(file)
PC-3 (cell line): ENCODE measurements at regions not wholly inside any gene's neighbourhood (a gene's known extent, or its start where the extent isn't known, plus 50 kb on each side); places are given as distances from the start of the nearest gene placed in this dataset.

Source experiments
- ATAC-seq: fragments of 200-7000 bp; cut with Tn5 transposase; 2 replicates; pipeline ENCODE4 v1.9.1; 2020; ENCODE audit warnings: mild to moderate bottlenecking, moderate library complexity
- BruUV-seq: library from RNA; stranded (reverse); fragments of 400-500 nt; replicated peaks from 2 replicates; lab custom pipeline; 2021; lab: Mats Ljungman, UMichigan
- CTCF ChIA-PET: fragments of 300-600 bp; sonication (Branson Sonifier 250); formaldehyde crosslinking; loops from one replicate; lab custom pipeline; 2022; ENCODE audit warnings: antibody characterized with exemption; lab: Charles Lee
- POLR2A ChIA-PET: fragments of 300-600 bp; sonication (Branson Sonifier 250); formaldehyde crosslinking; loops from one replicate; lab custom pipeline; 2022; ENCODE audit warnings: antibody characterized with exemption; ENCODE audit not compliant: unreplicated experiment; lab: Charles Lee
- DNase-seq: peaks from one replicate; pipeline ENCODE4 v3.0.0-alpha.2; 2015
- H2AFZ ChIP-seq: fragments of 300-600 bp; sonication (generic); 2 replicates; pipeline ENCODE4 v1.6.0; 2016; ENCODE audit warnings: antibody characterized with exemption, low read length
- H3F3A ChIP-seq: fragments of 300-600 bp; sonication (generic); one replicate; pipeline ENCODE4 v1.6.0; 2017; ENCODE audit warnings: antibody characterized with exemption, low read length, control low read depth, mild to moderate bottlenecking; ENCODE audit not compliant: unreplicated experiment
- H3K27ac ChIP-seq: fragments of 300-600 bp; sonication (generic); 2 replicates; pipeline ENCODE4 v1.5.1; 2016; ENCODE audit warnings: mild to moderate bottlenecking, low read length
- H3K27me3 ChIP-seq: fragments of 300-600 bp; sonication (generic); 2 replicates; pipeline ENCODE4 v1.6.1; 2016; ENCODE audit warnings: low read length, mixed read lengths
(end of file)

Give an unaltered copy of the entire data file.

PC-3 (cell line): ENCODE measurements at regions not wholly inside any gene's neighbourhood (a gene's known extent, or its start where the extent isn't known, plus 50 kb on each side); places are given as distances from the start of the nearest gene placed in this dataset.

Source experiments
- ATAC-seq: fragments of 200-7000 bp; cut with Tn5 transposase; 2 replicates; pipeline ENCODE4 v1.9.1; 2020; ENCODE audit warnings: mild to moderate bottlenecking, moderate library complexity
- BruUV-seq: library from RNA; stranded (reverse); fragments of 400-500 nt; replicated peaks from 2 replicates; lab custom pipeline; 2021; lab: Mats Ljungman, UMichigan
- CTCF ChIA-PET: fragments of 300-600 bp; sonication (Branson Sonifier 250); formaldehyde crosslinking; loops from one replicate; lab custom pipeline; 2022; ENCODE audit warnings: antibody characterized with exemption; lab: Charles Lee
- POLR2A ChIA-PET: fragments of 300-600 bp; sonication (Branson Sonifier 250); formaldehyde crosslinking; loops from one replicate; lab custom pipeline; 2022; ENCODE audit warnings: antibody characterized with exemption; ENCODE audit not compliant: unreplicated experiment; lab: Charles Lee
- DNase-seq: peaks from one replicate; pipeline ENCODE4 v3.0.0-alpha.2; 2015
- H2AFZ ChIP-seq: fragments of 300-600 bp; sonication (generic); 2 replicates; pipeline ENCODE4 v1.6.0; 2016; ENCODE audit warnings: antibody characterized with exemption, low read length
- H3F3A ChIP-seq: fragments of 300-600 bp; sonication (generic); one replicate; pipeline ENCODE4 v1.6.0; 2017; ENCODE audit warnings: antibody characterized with exemption, low read length, control low read depth, mild to moderate bottlenecking; ENCODE audit not compliant: unreplicated experiment
- H3K27ac ChIP-seq: fragments of 300-600 bp; sonication (generic); 2 replicates; pipeline ENCODE4 v1.5.1; 2016; ENCODE audit warnings: mild to moderate bottlenecking, low read length
- H3K27me3 ChIP-seq: fragments of 300-600 bp; sonication (generic); 2 replicates; pipeline ENCODE4 v1.6.1; 2016; ENCODE audit warnings: low read length, mixed read lengths